The politics of foreignness

[Part 3 of the Interpretations series.]

This is not a good time to be foreign.” — The Economist, November 19th 2011

Earlier this month, xenophobia again grabbed the headlines in Germany. Investigations following the arrest of a woman, one of three members of the “National Socialist Underground” group, revealed that they had killed nine people between 2000 and 2006, and injured many more with a bomb in 2004; eight of the nine killed and most of those injured were of Turkish origin. Until this recent discovery, none of these hate crimes against foreigners were linked to the neo-Nazi group. (Suspicions were directed instead at the Turkish mafia.) The news caused the Germans embarrassment, shame, and regret, in that order. Media uproar followed, and the issue reached the parliament. Chancellor Angela Merkel called it a “Disgrace”. Politicians renewed their call for a ban on the far-right National Democratic Party (NPD). On the 22nd, two weeks after the sensational discovery, the parliament issued a joint statement that began: ”We are deeply ashamed…”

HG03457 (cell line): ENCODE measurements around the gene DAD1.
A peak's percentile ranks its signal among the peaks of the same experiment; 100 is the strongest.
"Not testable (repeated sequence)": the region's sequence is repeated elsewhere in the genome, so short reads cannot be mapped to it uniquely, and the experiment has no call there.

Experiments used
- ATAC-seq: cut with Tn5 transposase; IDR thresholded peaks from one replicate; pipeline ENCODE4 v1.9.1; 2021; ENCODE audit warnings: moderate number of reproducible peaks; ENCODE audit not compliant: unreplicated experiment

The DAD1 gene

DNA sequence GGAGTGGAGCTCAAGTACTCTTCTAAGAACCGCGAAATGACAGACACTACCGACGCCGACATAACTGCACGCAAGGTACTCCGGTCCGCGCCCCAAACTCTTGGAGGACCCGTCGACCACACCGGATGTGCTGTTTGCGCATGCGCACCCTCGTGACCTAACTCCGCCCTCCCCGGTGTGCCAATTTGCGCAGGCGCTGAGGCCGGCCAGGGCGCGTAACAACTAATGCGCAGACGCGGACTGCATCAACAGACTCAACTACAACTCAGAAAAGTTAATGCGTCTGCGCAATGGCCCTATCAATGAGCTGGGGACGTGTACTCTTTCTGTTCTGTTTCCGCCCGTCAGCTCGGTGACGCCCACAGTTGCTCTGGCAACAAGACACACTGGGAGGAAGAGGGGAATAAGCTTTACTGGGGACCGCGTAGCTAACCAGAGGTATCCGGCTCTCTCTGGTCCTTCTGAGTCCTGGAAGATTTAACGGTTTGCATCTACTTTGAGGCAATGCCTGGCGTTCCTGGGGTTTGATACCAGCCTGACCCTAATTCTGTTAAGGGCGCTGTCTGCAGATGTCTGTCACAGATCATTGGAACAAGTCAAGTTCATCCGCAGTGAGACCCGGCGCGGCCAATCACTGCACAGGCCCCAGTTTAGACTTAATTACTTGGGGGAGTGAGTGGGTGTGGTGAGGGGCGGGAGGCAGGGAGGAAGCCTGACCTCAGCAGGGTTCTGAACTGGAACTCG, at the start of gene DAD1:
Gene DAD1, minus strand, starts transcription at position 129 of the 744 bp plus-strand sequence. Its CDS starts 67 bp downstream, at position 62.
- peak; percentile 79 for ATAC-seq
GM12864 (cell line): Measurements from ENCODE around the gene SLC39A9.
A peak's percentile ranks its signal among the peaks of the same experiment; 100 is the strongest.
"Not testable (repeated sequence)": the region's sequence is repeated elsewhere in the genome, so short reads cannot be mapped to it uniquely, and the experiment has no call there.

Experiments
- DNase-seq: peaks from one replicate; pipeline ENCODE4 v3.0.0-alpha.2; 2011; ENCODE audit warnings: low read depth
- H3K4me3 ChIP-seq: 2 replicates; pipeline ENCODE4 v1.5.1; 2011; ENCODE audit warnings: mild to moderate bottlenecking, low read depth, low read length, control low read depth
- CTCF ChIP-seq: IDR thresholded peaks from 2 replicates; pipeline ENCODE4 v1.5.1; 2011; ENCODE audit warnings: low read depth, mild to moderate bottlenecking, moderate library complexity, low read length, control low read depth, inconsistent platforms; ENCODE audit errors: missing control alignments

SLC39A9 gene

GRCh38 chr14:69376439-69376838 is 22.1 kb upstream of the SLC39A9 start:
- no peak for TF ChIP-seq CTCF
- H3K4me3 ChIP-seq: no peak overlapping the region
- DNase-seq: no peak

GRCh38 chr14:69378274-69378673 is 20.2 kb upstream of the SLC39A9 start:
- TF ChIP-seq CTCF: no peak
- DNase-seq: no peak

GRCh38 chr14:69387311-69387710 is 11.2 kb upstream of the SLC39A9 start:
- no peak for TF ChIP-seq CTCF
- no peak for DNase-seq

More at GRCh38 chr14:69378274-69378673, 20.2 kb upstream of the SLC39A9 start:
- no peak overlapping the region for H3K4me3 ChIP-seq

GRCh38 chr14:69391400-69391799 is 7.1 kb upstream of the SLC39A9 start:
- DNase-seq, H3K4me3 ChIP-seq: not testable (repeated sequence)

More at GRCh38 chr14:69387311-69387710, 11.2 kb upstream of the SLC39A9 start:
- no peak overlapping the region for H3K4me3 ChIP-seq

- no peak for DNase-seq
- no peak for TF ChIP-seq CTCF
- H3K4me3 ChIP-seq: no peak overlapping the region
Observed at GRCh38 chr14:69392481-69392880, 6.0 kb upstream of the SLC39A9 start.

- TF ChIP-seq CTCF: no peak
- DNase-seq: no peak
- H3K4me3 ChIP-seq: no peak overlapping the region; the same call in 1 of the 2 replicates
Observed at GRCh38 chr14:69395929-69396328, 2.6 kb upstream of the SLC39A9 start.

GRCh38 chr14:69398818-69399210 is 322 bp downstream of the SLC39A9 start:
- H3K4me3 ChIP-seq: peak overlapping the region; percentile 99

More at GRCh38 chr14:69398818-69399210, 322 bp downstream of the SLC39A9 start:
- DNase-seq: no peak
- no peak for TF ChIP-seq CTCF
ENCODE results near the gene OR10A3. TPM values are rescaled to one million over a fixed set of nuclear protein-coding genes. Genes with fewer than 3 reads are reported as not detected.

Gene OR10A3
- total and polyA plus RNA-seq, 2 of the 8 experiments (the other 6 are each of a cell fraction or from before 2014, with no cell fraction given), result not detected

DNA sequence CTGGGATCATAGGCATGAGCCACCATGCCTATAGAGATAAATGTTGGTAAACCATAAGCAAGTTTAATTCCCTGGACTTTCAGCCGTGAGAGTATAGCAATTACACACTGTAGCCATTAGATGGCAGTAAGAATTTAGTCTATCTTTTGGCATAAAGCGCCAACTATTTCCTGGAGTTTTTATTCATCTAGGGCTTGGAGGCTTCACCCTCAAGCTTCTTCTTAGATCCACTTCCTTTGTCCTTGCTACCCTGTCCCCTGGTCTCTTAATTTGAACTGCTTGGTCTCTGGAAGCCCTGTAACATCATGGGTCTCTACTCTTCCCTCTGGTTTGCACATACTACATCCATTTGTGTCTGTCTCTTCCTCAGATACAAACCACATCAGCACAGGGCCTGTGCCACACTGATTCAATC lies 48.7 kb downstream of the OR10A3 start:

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The private and the public

As the date approaches, the world comes together. In the last two weeks I’ve often felt that we all are being manoeuvred towards that point of collective recollection of what happened ten years earlier. All the media – the Radio, the Television, the Internet, the Magazines, the Newspapers, the Posters – conspire to remind us that ten years have passed. The world changed that day, they all say, so spare a thought.

My world did not change that day. I drove to work, returned earlier than usual, watched news on the television more than usual, and slept. I went to work the rest of the week, and the week after. I bought groceries on the weekends, visited the library to borrow books. Life continued, the weight of daily routine pulling me forward in a well-defined orbit, a cycle I had been following since I arrived in Germany. Occasionally I heard of people losing their jobs, but I did not lose mine. I also heard of people being harassed at airports, bring profiled along racial lines; I was asked to remove my shoes, which I did — it was a price I was willing to pay for the safety of crossing the Atlantic. But as I continued to tell myself that my world hadn’t really changed after 9/11, something entered my life, unbeknownst to me, like an odourless gas that enters a room through the crack beneath a door. I had begun to pay attention to the world, to follow events regularly, at first the ones related to 9/11 and later, broadening my field of vision, other world affairs. My distaste for politics had not decreased, but I could no longer ignore its consequences. The public space had entered my private life.

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